A major new study of Mars published in the science journal Nature Astronomy has revealed several bodies of water under the surface at the planet’s south pole.  Researchers believe the new findings bolster previous research, which suggested the possibility of a large saltwater lake beneath the surface of Mars. The research is exciting scientists because liquid water is a key ingredient to life as we know it, and new findings could pave the way to further knowledge of alien life, they speculate. It’s known, for example, that similar lakes beneath glaciers on Earth are home to microbial life. Could the same be true for Mars? The discovery was made thanks to a tool called MARSIS, the Mars Advanced Radar for Subsurface and Ionosphere Sounding, which is a low-frequency, pulse-limited radar sounder and altimeter instrument developed by a Rome university. It’s currently on board the European Space Agency’s Mars Express spacecraft orbiting Mars, where it sends radio waves into the planet’s surface and ice caps. These waves then bounce back towards the spacecraft, which measures and collects data about the returning pulse, allowing researchers to understand more about the planet’s matter. According to the Independent, the MARSIS helped researchers make a previous breakthrough when a large underground lake was found during a study in 2018. However, at that time there was some skepticism regarding the findings and data collected. In order to clearly determine whether the body of water was liquid, researchers felt they needed to investigate further. To do so, a team led by planetary scientist Elena Pettinelli from Roma Tre University looked to existing methods to study the lakes beneath Earth’s Antarctic glaciers, using satellites in orbit to bounce pulses back and forth. In doing so, they were able to compare data obtained from MARSIS of the area surrounding the body of water found on Mars, which allowed them to confirm that it was in fact liquid.  The method also allowed researchers to locate a number of other wet patches around the larger body of water under Mars’s surface, suggesting a number of salty lakes.  “Not only did we confirm the position, extent and strength of the reflector from our 2018 study but we found three new bright areas,” said Professor Pettinelli, who is also an author on the study published in Nature Astronomy. “The main lake is surrounded by smaller bodies of liquid water, but because of the technical characteristics of the radar, and of its distance from the Martian surface, we cannot conclusively determine whether they are interconnected,” she said in a statement. The subsurface lakes appear to be “hypersaline solutions” — extremely briney liquid with high concentrations of salt — which may explain why they are not frozen solid, given the extreme cold of Mars’ south pole.  The number of lakes also suggests their formation was a natural occurrence and that they have likely existed in several permutations throughout the planet’s history. If the lakes have been a consistent presence through long stretches of time, researchers believe they could have hosted alien life when Mars had a more hospitable environment. Perhaps, they speculate, some of the descendants of these life forms remain. “While the existence of a single subglacial lake could be attributed to exceptional conditions such as the presence of a volcano under the ice sheet, the discovery of an entire system of lakes implies that their formation process is relatively simple and common, and that these lakes have probably existed for much of Mars’ history,” said Roberto Orosei, principal investigator of the MARSIS experiment. “For this reason, they could still retain traces of any life forms that could have evolved when Mars had a dense atmosphere, a milder climate and the presence of liquid water on the surface, similar to the early Earth.” Researchers hope more studies in the future will examine whether alien life — or “astrobiological activity,” as it’s also called — can definitively be discovered on the planet. You might also be interested in… Twitter apologizes after users notice image-cropping algorithm favours white faces over Black Finland is now being run by five parties — all led by women ‘We will send police. With flame-throwers’: Italian mayors lose it at people refusing to self isolate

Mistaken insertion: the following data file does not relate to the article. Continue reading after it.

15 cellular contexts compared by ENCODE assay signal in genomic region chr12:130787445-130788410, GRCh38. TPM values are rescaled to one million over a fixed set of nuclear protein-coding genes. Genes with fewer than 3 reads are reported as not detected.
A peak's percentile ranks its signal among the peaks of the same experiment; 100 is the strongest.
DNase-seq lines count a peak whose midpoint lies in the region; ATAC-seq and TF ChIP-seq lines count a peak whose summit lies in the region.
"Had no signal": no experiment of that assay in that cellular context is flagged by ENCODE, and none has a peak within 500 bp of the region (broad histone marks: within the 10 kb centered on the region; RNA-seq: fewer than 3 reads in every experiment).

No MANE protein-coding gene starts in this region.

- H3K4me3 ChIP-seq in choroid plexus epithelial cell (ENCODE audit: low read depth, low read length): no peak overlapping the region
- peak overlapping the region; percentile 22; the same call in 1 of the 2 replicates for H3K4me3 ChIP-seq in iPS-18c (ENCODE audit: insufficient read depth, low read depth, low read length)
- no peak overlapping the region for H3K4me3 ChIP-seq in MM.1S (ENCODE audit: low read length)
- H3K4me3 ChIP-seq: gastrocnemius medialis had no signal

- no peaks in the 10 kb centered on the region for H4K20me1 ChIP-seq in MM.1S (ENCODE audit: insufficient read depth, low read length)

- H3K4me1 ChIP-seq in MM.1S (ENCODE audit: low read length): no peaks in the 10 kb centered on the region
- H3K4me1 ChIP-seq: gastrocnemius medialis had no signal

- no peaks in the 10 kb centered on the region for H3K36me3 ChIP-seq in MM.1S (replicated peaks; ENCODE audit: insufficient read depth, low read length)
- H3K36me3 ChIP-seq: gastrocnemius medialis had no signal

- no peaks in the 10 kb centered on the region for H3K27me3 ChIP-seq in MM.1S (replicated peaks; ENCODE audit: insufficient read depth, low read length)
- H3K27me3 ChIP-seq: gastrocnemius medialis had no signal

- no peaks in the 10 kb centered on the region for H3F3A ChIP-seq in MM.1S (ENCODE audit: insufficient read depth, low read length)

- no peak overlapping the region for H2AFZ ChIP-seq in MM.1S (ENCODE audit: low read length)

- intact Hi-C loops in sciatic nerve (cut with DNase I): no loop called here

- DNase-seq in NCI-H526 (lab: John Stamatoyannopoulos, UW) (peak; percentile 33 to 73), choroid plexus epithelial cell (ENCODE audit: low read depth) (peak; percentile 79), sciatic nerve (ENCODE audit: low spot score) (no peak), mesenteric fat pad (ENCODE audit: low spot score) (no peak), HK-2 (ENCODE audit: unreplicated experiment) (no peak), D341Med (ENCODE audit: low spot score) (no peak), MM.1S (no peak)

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Drivers who photographed Alberta rollover handed distracted driving tickets by RCMP